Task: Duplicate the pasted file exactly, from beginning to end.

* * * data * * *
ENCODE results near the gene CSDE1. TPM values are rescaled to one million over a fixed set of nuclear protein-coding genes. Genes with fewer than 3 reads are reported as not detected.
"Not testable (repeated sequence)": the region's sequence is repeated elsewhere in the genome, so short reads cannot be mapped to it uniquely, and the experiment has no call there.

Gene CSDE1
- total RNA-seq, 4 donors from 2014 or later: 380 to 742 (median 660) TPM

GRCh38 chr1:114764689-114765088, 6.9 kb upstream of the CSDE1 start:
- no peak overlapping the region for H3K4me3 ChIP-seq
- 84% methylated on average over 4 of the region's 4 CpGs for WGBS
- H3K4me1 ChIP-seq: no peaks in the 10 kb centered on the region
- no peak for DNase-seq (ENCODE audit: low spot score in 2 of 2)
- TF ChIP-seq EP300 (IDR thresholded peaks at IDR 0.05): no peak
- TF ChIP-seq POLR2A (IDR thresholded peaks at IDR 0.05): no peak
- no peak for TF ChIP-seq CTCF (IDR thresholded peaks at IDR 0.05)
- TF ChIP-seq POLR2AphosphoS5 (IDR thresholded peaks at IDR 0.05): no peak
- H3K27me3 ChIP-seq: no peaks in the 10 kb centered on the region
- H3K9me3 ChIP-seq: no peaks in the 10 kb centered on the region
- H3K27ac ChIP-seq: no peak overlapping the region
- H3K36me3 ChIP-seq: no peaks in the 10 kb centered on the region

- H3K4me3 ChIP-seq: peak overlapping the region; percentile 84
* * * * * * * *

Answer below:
ENCODE results near the gene CSDE1. TPM values are rescaled to one million over a fixed set of nuclear protein-coding genes. Genes with fewer than 3 reads are reported as not detected.
"Not testable (repeated sequence)": the region's sequence is repeated elsewhere in the genome, so short reads cannot be mapped to it uniquely, and the experiment has no call there.

Gene CSDE1
- total RNA-seq, 4 donors from 2014 or later: 380 to 742 (median 660) TPM

GRCh38 chr1:114764689-114765088, 6.9 kb upstream of the CSDE1 start:
- no peak overlapping the region for H3K4me3 ChIP-seq
- 84% methylated on average over 4 of the region's 4 CpGs for WGBS
- H3K4me1 ChIP-seq: no peaks in the 10 kb centered on the region
- no peak for DNase-seq (ENCODE audit: low spot score in 2 of 2)
- TF ChIP-seq EP300 (IDR thresholded peaks at IDR 0.05): no peak
- TF ChIP-seq POLR2A (IDR thresholded peaks at IDR 0.05): no peak
- no peak for TF ChIP-seq CTCF (IDR thresholded peaks at IDR 0.05)
- TF ChIP-seq POLR2AphosphoS5 (IDR thresholded peaks at IDR 0.05): no peak
- H3K27me3 ChIP-seq: no peaks in the 10 kb centered on the region
- H3K9me3 ChIP-seq: no peaks in the 10 kb centered on the region
- H3K27ac ChIP-seq: no peak overlapping the region
- H3K36me3 ChIP-seq: no peaks in the 10 kb centered on the region

- H3K4me3 ChIP-seq: peak overlapping the region; percentile 84